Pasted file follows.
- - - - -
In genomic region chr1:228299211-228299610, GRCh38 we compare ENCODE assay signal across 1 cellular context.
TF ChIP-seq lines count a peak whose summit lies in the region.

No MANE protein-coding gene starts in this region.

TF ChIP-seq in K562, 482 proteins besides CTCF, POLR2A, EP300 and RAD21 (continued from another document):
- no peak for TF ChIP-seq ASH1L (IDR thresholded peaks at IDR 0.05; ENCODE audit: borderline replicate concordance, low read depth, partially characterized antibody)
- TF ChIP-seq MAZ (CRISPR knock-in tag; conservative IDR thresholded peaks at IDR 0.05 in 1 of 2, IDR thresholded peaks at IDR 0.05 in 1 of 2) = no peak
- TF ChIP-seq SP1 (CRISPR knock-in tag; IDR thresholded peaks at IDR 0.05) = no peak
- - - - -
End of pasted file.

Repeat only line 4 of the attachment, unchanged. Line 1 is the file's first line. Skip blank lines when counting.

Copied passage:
TF ChIP-seq in K562, 482 proteins besides CTCF, POLR2A, EP300 and RAD21 (continued from another document):